Traveling for Care?
Whether you're crossing the country or the globe, we make it easy to access world-class care at Johns Hopkins.
As always, Johns Hopkins' first priority is the safety and care of patients, visitors, employees and students. Experts and officials at Johns Hopkins Medicine are working closely with federal, state and local public health offices during this rapidly changing public health problem. The Johns Hopkins Office of Critical Event Preparedness and Response (CEPAR) has plans for emerging infections. These plans are being implemented as needed, and JHM will take all required steps to help assure your safety.
At this time, Johns Hopkins plans to have caregivers screen people coming to our outpatient center, clinics and Emergency Department, and all new admissions, for signs and symptoms of influenza-like illness. We will take all appropriate precautions to care for them while working to prevent transmission of illness to other patients, visitors and our health care team. We’ll do everything possible to conduct the screening with a minimum of inconvenience.
There are no known cases of swine flu in Maryland at this time. However, CEPAR's emergency response team and our infectious disease experts are monitoring the situation closely, and they are ready to add precautions if and when needed.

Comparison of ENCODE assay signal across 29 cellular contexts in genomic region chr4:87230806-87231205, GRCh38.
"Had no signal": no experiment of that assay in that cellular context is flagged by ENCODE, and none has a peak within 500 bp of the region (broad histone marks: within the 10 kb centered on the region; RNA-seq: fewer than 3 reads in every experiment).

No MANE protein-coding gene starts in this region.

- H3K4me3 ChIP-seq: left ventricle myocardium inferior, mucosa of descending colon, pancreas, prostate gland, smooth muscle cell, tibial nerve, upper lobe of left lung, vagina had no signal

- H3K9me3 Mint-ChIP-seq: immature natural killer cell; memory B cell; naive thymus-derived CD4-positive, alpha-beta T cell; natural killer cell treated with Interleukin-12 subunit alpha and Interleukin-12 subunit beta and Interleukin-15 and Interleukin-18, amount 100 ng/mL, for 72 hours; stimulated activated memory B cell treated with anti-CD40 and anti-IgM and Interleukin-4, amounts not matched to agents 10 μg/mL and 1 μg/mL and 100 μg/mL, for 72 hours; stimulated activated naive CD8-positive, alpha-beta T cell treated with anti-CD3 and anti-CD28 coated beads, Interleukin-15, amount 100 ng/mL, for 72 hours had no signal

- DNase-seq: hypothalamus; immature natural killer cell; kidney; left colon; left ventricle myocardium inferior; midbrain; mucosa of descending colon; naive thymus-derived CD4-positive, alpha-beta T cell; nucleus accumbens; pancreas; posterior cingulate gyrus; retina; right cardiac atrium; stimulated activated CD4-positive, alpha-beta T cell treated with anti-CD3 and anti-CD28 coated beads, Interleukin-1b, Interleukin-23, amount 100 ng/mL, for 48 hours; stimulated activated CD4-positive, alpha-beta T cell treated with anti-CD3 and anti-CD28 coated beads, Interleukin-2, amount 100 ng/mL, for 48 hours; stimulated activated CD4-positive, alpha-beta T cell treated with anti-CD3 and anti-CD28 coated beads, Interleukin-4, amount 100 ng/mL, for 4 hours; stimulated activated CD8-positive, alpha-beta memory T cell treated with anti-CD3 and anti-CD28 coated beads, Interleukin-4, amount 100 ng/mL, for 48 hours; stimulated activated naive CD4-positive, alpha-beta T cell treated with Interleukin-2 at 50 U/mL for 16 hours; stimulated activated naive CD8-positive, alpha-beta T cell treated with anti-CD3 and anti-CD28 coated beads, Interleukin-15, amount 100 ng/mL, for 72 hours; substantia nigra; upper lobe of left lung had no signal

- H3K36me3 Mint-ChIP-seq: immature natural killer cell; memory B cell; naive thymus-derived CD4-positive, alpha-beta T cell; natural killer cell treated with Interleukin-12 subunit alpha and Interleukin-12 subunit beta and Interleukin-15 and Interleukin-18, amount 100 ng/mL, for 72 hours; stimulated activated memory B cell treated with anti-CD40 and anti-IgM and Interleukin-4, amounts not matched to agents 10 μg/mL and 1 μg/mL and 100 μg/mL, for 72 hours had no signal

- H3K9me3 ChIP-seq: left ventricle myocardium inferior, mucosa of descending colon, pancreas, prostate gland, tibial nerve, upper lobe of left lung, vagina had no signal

Q: Are all three hospitals in the Johns Hopkins Health System (JHHS) following similar procedures?
A: Yes. CEPAR is ensuring uniformity in the response of the three JHHS hospitals.
Q: What happens if a patient with H1N1 (swine) flu enters JHHS?
A: Patients with proven or potential infections will be isolated and treated.
Q: Does JHHS have sufficient resources to treat H1N1 (swine) flu cases?
A: We believe our resources are currently adequate but Hospital Epidemiology and Infection Control (HEIC) departments in each of the three hospitals that make up JHHS are assessing the availability of treatment and protection resources to ensure that we are well positioned to handle any flu emergencies.
Q: Has Johns Hopkins imposed any travel restrictions on its faculty or staff?
A: A plan for traveling and for persons visiting us, particularly those going to or coming from “hot zones,” is being developed. We will follow CDC and State Department guidelines for such restricted travel.
Q: Does Hopkins expect to get patients with H1N1 (swine) flu?
A: The H1N1 (swine) flu situation is very fluid. It is very difficult to determine whether this outbreak will affect Hopkins or the state of Maryland in any significant way.